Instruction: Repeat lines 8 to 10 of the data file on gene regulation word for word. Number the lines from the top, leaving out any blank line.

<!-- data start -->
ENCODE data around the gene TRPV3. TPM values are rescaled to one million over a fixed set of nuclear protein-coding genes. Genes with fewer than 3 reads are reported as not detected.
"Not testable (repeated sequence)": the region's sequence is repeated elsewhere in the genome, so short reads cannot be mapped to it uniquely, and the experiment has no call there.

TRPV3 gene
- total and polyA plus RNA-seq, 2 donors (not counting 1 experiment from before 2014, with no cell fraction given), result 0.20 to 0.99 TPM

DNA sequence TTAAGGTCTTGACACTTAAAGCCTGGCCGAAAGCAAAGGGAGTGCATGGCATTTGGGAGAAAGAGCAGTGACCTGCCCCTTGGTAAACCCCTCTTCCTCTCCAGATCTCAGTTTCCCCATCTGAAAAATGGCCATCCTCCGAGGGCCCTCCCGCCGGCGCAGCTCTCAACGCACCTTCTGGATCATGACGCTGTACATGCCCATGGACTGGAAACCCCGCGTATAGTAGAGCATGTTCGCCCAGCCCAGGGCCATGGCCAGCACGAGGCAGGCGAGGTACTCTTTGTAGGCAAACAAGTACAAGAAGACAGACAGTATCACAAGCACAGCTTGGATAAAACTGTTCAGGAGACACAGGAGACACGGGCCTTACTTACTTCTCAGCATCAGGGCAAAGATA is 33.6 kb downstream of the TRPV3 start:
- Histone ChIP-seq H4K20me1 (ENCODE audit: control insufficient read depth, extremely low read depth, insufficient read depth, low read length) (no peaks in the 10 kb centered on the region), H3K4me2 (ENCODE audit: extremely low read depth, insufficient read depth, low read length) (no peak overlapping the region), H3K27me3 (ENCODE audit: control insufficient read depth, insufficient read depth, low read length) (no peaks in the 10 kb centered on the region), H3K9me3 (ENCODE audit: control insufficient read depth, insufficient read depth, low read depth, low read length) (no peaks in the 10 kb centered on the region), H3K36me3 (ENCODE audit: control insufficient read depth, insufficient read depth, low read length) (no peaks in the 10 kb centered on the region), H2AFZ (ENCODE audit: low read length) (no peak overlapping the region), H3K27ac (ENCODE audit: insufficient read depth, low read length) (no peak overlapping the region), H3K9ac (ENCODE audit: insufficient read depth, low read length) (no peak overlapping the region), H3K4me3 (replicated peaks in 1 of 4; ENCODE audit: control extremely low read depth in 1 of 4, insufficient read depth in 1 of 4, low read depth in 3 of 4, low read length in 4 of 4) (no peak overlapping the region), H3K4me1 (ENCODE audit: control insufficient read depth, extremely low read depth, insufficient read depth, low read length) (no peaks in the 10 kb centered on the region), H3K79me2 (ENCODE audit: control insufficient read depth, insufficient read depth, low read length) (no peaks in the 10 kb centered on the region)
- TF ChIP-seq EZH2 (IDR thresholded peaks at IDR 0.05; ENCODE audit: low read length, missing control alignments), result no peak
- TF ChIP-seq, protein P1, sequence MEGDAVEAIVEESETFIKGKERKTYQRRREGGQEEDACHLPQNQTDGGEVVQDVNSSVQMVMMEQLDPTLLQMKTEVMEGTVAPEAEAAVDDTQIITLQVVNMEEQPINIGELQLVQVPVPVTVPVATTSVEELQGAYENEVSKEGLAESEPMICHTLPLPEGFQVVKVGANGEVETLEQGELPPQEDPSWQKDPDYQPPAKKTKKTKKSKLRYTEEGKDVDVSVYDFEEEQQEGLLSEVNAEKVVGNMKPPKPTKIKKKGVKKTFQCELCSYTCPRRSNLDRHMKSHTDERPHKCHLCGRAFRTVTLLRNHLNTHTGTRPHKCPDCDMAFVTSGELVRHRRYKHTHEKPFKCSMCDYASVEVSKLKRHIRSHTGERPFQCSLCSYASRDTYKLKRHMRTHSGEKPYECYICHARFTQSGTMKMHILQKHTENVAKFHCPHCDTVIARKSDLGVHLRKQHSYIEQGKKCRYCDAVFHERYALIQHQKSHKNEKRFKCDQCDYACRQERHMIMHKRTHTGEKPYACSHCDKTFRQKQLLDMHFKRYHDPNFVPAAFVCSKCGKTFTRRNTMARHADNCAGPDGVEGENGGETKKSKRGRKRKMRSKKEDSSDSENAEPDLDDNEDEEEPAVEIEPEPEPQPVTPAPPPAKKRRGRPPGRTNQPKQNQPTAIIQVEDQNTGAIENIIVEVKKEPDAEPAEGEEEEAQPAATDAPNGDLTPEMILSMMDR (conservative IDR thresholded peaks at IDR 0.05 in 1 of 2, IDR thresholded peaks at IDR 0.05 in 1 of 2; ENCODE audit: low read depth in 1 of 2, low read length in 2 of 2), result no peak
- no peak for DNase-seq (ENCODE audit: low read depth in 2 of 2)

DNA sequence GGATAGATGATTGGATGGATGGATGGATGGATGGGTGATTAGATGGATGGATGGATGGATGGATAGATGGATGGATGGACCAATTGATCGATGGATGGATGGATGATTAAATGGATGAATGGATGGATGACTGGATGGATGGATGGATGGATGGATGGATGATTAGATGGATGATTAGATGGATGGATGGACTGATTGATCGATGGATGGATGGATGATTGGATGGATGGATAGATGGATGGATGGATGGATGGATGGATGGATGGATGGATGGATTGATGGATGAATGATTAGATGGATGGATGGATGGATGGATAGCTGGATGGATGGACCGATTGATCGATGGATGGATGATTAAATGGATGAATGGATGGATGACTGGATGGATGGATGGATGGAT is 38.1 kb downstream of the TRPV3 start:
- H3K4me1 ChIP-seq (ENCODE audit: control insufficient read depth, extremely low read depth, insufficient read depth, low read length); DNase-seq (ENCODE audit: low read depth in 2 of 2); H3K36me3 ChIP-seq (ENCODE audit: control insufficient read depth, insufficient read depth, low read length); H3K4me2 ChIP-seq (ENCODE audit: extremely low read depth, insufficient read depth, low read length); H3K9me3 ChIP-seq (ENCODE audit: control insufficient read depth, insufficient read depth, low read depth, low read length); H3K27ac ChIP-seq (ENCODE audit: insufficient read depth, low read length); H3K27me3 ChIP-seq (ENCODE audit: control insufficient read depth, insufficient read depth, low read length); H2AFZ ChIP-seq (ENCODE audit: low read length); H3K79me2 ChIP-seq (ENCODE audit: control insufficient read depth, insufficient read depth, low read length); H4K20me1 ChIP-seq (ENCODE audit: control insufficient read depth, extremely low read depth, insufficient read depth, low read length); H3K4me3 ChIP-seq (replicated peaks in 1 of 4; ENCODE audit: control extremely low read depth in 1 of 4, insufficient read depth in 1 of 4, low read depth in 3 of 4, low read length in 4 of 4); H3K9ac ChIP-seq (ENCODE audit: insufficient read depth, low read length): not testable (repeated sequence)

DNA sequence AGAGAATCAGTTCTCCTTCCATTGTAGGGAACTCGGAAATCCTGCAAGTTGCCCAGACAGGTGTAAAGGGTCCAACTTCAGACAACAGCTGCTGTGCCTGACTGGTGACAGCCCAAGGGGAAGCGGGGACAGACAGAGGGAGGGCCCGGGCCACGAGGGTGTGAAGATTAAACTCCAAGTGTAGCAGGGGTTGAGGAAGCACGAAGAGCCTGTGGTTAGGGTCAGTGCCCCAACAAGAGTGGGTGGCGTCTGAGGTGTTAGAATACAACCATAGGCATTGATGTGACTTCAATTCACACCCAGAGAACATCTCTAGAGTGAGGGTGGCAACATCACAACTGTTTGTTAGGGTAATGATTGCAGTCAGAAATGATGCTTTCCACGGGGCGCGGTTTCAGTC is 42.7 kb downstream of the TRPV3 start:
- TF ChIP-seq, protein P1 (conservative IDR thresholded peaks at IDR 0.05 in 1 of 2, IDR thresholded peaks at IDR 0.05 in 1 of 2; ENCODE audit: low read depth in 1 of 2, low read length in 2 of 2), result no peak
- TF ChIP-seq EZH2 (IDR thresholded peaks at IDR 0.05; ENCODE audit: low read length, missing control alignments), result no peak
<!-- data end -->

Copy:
- TF ChIP-seq, protein P1, sequence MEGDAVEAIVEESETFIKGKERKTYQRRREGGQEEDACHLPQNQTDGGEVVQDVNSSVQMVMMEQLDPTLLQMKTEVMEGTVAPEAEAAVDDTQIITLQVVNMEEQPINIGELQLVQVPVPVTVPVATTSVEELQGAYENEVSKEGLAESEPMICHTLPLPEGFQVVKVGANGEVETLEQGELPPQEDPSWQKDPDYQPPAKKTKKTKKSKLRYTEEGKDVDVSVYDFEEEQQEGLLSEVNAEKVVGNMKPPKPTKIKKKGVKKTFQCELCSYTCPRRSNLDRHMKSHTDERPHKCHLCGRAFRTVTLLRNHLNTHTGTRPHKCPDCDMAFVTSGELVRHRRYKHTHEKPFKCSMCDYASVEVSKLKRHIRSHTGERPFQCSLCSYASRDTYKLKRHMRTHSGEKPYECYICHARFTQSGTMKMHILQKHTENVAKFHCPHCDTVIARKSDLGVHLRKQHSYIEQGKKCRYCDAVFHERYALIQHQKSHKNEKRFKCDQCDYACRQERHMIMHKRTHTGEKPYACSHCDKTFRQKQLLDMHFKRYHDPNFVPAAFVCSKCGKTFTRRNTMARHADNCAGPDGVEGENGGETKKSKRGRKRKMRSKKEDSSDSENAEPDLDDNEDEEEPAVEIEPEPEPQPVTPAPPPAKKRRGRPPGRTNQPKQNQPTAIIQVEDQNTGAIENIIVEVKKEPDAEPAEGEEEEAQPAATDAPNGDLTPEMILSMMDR (conservative IDR thresholded peaks at IDR 0.05 in 1 of 2, IDR thresholded peaks at IDR 0.05 in 1 of 2; ENCODE audit: low read depth in 1 of 2, low read length in 2 of 2), result no peak
- no peak for DNase-seq (ENCODE audit: low read depth in 2 of 2)

DNA sequence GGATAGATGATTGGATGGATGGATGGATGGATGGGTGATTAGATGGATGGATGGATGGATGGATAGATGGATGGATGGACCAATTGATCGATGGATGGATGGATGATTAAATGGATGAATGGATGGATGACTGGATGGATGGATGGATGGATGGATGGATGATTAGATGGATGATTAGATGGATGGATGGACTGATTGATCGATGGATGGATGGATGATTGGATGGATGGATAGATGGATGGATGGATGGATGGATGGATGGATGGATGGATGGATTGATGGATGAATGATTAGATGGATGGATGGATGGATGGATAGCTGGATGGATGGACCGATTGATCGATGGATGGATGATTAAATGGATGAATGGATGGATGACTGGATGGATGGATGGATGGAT is 38.1 kb downstream of the TRPV3 start: